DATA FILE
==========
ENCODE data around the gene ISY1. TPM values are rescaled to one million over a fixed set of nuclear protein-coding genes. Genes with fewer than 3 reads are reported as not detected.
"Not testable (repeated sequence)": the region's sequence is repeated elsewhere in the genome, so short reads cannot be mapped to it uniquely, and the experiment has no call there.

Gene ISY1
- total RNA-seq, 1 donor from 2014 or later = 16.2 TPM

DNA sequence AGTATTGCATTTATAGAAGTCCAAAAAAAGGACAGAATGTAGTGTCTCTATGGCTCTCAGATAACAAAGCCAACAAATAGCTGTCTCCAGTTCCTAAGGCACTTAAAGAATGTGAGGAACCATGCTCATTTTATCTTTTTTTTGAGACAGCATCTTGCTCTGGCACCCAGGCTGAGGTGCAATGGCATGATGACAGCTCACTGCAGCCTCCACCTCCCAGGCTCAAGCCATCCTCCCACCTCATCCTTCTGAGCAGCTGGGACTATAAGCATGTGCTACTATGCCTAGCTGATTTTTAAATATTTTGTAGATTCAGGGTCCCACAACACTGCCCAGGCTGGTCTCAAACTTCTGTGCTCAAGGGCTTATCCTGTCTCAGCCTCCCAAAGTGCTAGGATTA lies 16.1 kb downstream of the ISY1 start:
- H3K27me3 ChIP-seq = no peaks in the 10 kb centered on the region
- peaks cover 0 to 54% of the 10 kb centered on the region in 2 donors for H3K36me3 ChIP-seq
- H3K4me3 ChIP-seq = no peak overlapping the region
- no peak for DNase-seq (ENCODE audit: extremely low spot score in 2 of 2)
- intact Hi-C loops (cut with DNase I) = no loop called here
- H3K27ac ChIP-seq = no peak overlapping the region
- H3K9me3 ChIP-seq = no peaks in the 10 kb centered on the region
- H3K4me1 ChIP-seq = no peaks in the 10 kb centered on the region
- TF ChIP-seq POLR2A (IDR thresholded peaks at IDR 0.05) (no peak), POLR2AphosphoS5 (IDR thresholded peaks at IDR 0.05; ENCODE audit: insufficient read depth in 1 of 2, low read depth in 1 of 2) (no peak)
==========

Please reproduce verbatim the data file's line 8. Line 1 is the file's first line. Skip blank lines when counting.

- H3K4me3 ChIP-seq = no peak overlapping the region